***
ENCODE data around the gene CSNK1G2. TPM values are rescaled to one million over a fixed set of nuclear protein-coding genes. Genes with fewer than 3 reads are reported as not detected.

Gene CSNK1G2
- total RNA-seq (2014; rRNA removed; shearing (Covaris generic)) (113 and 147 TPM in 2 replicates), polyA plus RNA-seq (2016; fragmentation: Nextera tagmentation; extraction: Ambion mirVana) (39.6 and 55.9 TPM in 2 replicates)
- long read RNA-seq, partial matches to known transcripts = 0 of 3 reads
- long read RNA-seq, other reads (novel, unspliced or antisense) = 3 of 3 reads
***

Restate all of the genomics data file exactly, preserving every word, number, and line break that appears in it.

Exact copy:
ENCODE data around the gene CSNK1G2. TPM values are rescaled to one million over a fixed set of nuclear protein-coding genes. Genes with fewer than 3 reads are reported as not detected.

Gene CSNK1G2
- total RNA-seq (2014; rRNA removed; shearing (Covaris generic)) (113 and 147 TPM in 2 replicates), polyA plus RNA-seq (2016; fragmentation: Nextera tagmentation; extraction: Ambion mirVana) (39.6 and 55.9 TPM in 2 replicates)
- long read RNA-seq, partial matches to known transcripts = 0 of 3 reads
- long read RNA-seq, other reads (novel, unspliced or antisense) = 3 of 3 reads